Morality Without God? (Philosophy in Action)

Walter Sinnott-Armstrong

Some argue that atheism must be false, since without God, no values are possible, and thus "everything is permitted." The author argues that God is not only not essential to morality, but that our moral behavior should be utterly independent of religion. He attacks several core ideas: that atheists are inherently immoral people; that any society will sink into chaos if it is becomes too secular; that without religion, we have no reason to be moral; that absolute moral standards require the existence of God; and that without religion, we simply couldn't know what is wrong and what is right.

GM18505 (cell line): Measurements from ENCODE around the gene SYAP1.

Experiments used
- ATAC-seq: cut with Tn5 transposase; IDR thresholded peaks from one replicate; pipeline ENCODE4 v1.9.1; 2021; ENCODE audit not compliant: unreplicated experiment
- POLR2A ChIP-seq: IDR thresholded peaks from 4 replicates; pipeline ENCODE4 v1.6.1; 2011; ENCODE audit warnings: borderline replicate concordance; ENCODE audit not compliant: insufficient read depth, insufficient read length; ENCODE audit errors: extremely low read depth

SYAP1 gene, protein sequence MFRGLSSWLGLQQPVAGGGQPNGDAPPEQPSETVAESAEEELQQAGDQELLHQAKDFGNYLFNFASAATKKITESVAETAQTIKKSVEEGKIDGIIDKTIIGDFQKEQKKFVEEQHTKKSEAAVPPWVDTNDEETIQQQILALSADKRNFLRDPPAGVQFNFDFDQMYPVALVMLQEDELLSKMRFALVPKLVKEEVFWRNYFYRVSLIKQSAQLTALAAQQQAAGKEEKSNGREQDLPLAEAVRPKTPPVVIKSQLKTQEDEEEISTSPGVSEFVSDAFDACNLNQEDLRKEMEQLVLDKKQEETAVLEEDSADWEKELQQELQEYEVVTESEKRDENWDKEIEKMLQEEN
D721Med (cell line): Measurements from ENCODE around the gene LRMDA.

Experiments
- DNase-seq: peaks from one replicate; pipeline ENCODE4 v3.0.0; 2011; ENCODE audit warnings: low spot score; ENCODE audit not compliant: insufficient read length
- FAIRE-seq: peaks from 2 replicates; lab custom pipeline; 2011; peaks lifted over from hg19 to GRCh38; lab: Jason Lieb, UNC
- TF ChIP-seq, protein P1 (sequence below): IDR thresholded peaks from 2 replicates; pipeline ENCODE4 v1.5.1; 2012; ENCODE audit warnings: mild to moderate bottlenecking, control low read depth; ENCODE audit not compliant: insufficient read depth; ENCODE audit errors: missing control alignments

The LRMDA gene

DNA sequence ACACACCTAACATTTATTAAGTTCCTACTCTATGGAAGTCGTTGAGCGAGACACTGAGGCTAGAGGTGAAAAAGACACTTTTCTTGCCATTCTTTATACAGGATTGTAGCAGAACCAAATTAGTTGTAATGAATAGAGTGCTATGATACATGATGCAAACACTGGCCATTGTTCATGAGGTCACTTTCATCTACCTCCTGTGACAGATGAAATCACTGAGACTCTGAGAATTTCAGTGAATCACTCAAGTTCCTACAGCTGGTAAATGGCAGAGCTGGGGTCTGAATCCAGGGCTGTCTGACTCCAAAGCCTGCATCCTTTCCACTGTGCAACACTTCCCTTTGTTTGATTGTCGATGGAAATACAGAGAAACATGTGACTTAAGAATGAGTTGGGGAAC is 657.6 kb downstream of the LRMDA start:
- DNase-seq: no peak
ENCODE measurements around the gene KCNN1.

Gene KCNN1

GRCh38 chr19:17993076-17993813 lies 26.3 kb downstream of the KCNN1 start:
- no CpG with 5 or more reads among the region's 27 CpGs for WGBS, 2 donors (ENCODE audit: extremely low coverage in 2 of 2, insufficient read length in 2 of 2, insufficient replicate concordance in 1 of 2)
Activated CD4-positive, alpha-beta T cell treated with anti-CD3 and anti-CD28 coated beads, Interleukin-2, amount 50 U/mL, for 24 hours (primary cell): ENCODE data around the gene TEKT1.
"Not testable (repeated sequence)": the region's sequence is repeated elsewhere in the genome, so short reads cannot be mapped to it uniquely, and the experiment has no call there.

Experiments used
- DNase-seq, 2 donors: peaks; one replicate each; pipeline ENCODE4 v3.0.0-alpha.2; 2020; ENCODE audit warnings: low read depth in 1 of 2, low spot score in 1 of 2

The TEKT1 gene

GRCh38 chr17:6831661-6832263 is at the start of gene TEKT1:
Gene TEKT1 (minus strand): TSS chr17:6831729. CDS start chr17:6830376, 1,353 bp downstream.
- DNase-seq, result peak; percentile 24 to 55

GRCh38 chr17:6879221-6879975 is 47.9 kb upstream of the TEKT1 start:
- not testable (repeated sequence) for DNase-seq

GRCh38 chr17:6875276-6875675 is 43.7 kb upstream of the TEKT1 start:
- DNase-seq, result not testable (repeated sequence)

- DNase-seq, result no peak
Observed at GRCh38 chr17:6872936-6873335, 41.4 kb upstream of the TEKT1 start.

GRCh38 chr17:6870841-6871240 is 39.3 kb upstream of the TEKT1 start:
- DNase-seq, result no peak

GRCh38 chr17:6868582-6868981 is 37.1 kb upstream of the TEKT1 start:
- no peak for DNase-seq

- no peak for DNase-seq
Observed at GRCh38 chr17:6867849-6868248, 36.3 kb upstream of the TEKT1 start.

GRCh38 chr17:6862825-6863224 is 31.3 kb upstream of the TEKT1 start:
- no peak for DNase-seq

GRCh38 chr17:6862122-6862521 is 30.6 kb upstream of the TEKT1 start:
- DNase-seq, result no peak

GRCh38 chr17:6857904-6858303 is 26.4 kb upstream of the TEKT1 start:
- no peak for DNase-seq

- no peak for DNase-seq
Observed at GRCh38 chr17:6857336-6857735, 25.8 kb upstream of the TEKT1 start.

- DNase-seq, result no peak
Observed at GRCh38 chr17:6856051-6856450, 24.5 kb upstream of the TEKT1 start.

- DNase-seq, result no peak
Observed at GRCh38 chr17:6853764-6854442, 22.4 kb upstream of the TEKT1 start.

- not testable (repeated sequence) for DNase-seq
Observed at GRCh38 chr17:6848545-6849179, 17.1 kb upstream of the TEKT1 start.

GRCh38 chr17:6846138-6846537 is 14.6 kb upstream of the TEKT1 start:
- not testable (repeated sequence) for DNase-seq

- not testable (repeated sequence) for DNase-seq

The author brings to bear convincing examples and data, as well as a lucid, elegant, and easy to understand writing style. This book should fit well with the debates raging over issues like evolution and intelligent design, atheism, and religion and public life as an example of a pithy, tightly constructed argument on an issue of great social importance.